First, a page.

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Success on the side: Why part-time jobs are paying off

If you're strapped for cash, there are two ways to make ends meet: cut your expenses or earn extra income. We asked folks who hold down a full-time job plus additional part-time work to give us the scoop on their side hustle. — Dalia Colón dcolon@tampabay.com

CLUB DANCER

Courtney DeCosmo, 29, St. Petersburg

Day job: Administrator, Tampa Bay Surgery Center

Side hustle: Manages a team of 15 dancers at Floyd's inside the Seminole Hard Rock Hotel and Casino. She dances on a pedestal, makes the schedule, does invoicing and coordinates costumes.

Time commitment: 18-24 hours a week. Over a four- to six-hour period, the dancers work 15 minutes on, 15 minutes off for a total of two to three hours of dancing a night.

The pay: $100 to $150 a night

What she does with the money: Saves it.

How she feels about having an audience: “I'm kind of in my own little bubble. I just dance for myself."

Prereqs: Dance training helps but isn't necessarily required.

Advice for newbies: “Believe in yourself and have the drive and determination to go to the top. Entertainment's a really rough industry, and the first time you get shot down at it, you don't want to give up."

EVENT PROMOTER

Gil Sanchez, 31, Palm Harbor

Day job: Attorney, Sanchez Law Offices

Side hustle: Owns Bleu Whale Entertainment, an event-planning company that promotes concerts, festivals, Latin nights, fashion shows and the like.

Time commitment: 15-20 hours a week

The pay: $1,500 to $3,500 a week in profits.

What he does with the money: "Spend it on my girlfriend."

How he got started: "I started doing that in 1999 at UF. I was involved in a bunch of student organizations. I started just planning events for the organizations."

Prereqs: "There's no official certification or training. It's informal training through mentorship." Concert venues and other sites may require you to have general liability insurance.

Advice for newbies: "It's all about networking." Generate buzz on social networking Web sites, and keep a growing list of people you call and text before each event.

LIFEGUARD

Morris Martin, 29, Tampa

Day job: Guidance counselor, King High School

Side hustle: Saves lives at Martin Luther King Pool in West Tampa.

Time commitment: 40 hours a week in the summer

The pay: $10 an hour

What he does with the money: Saves it.

Why he took a second job: “It's extra income, a laid-back job, and it also keeps me in shape, having to swim 500 yards every day. You have to do it to stay in lifeguard shape. You get to knock off some of that air-conditioned desk-job shape." He's been lifeguarding since high school.

Prereqs: Complete a 32-hour lifeguard training course, which includes CPR and first aid. The fee is $65 if you intend to work for the City of Tampa; otherwise it's $150.

Advice for newbies: "Come apply for the City of Tampa. They're always looking for part-time positions during the year and summer positions all the time."

MODEL/PRODUCT PROMOTER

Omni Franco, 20, Brandon

Day job: Makeup artist, Dillard's

Side hustle: Gets Costco customers to sample lotion, perfume and energy drinks; hands out wine at parties, golf events and Publix; looks glam in the St. Petersburg Times' PolitiFact.com music video shoot.

Time commitment: 20 hours a month

The pay: $20 to $100 an hour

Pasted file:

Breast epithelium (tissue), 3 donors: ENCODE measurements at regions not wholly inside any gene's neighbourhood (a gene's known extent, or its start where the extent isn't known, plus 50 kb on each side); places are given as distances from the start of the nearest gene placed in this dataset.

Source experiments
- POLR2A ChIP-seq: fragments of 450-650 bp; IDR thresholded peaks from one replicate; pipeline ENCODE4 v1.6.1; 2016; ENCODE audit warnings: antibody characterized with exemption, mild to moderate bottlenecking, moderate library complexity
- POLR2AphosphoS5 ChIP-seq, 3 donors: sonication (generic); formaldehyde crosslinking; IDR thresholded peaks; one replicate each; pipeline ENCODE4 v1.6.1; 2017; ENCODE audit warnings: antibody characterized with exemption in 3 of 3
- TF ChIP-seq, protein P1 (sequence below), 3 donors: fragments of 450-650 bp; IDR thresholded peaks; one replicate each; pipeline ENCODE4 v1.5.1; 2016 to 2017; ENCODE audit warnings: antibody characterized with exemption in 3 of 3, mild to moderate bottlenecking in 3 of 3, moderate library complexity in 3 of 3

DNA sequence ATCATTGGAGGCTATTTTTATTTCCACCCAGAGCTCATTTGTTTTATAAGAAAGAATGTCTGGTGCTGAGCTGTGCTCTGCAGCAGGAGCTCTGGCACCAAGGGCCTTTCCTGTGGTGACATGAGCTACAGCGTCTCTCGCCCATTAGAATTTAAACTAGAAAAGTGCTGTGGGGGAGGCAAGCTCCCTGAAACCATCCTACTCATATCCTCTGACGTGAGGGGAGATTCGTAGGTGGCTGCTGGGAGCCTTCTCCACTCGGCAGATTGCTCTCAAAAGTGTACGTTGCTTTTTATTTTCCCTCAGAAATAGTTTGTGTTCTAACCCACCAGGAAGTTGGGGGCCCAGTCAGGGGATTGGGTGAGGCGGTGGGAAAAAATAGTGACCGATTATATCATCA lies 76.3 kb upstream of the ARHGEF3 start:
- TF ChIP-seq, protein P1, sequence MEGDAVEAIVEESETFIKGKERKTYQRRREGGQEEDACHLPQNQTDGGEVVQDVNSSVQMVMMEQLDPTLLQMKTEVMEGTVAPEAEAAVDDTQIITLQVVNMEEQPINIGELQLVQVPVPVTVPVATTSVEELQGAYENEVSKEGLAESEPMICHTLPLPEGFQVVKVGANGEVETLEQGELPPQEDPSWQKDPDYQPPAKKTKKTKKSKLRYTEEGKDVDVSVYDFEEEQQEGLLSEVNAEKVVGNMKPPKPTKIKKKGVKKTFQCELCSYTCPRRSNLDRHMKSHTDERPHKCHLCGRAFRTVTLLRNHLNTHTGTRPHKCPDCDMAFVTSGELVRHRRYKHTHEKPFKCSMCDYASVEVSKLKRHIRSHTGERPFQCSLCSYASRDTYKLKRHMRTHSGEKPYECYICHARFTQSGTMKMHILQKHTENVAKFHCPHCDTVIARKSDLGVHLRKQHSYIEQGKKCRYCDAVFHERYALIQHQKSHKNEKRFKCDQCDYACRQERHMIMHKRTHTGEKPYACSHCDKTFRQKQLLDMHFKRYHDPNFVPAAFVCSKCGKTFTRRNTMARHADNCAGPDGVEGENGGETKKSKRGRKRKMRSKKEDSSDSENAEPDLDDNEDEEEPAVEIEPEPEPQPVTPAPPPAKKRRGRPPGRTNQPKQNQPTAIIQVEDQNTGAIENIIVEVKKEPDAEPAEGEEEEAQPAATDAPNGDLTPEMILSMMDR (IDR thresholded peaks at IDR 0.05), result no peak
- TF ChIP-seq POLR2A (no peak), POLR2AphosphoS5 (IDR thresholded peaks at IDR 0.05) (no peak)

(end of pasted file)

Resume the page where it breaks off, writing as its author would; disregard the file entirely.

What she buys with the money: "Gas."

How she got started: "I was a jewelry model at HSN, and I got referred."

Prereqs: Professional photos, which can cost $600 and up. More importantly, experience. "It's basically sales. They want people who look good, and you have to be able to sell the stuff."

Advice for newbies: "Go up to people that you see promoting and ask them who they work for and how to get a hold of them." Research online to make sure the company is legit, and get everything in writing.

EVENT PROMOTER

Gil Sanchez, 31, Palm Harbor

Day job: Attorney, Sanchez Law Offices

Side hustle: Owns Bleu Whale Entertainment, an event-planning company that promotes concerts, festivals, Latin nights, fashion shows and the like.

Time commitment: 15-20 hours a week

The pay: $1,500 to $3,500 a week in profits.

What he does with the money: "Spend it on my girlfriend."

How he got started: "I started doing that in 1999 at UF. I was involved in a bunch of student organizations. I started just planning events for the organizations."

Prereqs: "There's no official certification or training. It's informal training through mentorship." Concert venues and other sites may require you to have general liability insurance.

Advice for newbies: "It's all about networking." Generate buzz on social networking Web sites, and keep a growing list of people you call and text before each event.

WRITER/BLOGGER

Tony Gaskins, 24, Tampa

Day job: Residential counselor at a home for developmentally disabled criminal offenders

Side hustle: Freelances for sites including DemandStudios.com, Today.com, eBuzz.com and Sazze.com. Writes about relationships, electronics and finances.

Time commitment: 20 a week

The pay: $300 to $500 a week. $5 per blog post, $15 per how-to article, $2.50 per electronics review.

What he does with the money: Markets his relationship books.

Why he took a second job: To transition into a full-time writing career.

Prereqs: Resume and published writing samples, if available. Some gigs require no experience.

Advice for newbies: Find freelance opportunities online. "Check all the major cities on Craigslist."

Success on the side: Why part-time jobs are paying off 06/12/08 [Last modified: Thursday, June 12, 2008 4:58pm]
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